Running PostgreSQL on ZFS file system. Some considerations
By paulvandenbogaard on Jun 19, 2008
Up till now I compared ZFS to UFS when deploying the PostgreSQL database files. Only these database processes were running on the system, and only all the PostgreSQL related files were on the filesystem being compared.
The file system was created on either a stripe set of nine disks using Solaris Volume Manager or a zpool using these same nine disks. The last blog entry reported ZFS outperforming UFS.
I did some extra tests to see if performance (read database throughput) could be increased by fiddling with some elements that are known to influence the IO part when using ZFS.
The ZFS Intent Log is known to consume bandwith. The effect of this element can be seen by disabling it altogether. Of course this is definitely NOT advised for production environments. (See http://www.solarisinternals.com/wiki/index.php/ZFS_Evil_Tuning_Guide#ZIL for some extra information.)
Did some tests with the ZIL disabled. Using 5, 15, 50 and 85% for the completion_target of PostgreSQL. The following graph shows the database transaction throughput:
Recalling the baseline I presented in an earlier blog using seven disk arrays with caches, that showed a throughput around 90K TPM this one comes very close. Only nine internal disks this time...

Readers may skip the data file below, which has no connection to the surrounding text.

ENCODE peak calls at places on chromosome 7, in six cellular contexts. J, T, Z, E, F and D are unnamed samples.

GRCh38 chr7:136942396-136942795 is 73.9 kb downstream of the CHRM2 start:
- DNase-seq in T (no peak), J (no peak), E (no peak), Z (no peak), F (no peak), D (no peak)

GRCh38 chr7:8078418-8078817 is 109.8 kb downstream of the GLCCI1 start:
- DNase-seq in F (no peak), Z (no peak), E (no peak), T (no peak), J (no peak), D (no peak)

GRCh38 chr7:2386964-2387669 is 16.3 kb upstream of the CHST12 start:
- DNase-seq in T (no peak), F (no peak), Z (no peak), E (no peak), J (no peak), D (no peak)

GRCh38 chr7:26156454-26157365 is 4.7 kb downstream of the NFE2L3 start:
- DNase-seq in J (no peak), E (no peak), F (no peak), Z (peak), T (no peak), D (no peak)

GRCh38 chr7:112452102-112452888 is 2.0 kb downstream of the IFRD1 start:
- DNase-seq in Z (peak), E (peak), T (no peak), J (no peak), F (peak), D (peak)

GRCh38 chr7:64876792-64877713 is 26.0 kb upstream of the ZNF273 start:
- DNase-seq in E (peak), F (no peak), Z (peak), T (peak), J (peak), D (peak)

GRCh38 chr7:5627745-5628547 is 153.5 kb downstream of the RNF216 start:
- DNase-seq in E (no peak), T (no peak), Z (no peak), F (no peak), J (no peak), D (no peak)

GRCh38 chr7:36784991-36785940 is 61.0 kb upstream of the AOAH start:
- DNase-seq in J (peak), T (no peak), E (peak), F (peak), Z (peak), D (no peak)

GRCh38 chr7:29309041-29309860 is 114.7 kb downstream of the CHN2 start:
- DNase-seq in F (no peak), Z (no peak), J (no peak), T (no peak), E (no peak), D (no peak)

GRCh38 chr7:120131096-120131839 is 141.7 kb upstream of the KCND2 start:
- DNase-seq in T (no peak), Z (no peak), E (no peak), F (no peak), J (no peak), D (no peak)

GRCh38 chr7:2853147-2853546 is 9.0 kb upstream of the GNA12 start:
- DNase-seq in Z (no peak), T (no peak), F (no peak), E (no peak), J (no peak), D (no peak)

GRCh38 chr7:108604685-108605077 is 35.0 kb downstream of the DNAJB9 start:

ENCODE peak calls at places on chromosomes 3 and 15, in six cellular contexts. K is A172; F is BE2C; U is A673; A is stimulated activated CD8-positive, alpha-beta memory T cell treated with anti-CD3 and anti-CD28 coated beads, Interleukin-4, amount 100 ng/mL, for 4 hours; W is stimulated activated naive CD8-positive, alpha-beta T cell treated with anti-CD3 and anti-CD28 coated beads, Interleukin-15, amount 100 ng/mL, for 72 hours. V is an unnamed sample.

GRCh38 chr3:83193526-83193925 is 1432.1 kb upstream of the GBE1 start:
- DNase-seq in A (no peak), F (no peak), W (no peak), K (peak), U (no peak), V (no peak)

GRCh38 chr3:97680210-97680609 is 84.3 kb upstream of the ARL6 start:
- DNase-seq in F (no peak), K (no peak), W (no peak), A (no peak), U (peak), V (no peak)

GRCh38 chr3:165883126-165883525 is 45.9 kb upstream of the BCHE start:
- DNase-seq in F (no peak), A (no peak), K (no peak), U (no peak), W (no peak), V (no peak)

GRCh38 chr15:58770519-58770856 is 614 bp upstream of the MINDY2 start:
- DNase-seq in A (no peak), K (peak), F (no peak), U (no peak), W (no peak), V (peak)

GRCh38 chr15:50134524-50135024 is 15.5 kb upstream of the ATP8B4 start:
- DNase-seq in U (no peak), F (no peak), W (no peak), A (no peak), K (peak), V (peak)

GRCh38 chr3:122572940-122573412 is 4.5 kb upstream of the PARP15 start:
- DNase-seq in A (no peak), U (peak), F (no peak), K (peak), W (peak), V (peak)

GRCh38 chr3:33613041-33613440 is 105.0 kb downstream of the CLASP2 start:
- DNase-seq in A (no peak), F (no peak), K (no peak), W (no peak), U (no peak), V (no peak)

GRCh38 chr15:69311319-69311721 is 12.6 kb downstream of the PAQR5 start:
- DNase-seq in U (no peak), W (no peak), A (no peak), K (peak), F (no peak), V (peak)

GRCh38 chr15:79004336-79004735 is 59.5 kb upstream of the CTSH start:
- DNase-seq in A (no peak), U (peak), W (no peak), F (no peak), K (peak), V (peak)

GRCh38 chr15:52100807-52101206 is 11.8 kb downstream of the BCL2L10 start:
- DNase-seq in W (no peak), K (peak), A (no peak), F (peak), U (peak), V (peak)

The previous throughput graph (... the saga continues) showed a rate of ~ 50K TPM: transactional integrity does not come for free.
Did some more tests where ZIL was enable, but new using a dedicated disk array (with 1GByte of write cache) for the intent log. The throughput result of this setup, the disabled-ZIL and the 'all on nine disks' tests are in the next graph (all have a completion_target setting of 15%):
The ZIL element obviously takes time. Time during which the throughput is cleary throttled while a database checkpoint is in progress. Using a dedicated fast device pays of to increase throughput and make it more constant over time. The IO (write part) was measured for both the ZIL device as for the data on the "nine disk" ZFS file system . Here is the result:
The checkpoint at 1800 seconds resulted in a 77 MByte write/sec for the ZIL only. As already suggested by Mikael Gueck I would surely like to do some extra tests with SSD disks. Guess I need to hold my breath a while, since right now I "just' do not have them.
However right now I feel ZFS is already a realistic alternative for a PostgreSQL setup.
Will do some more tests where I'll play with some of the other features of ZFS to get a feeling for their effect on my PostgreSQL environment.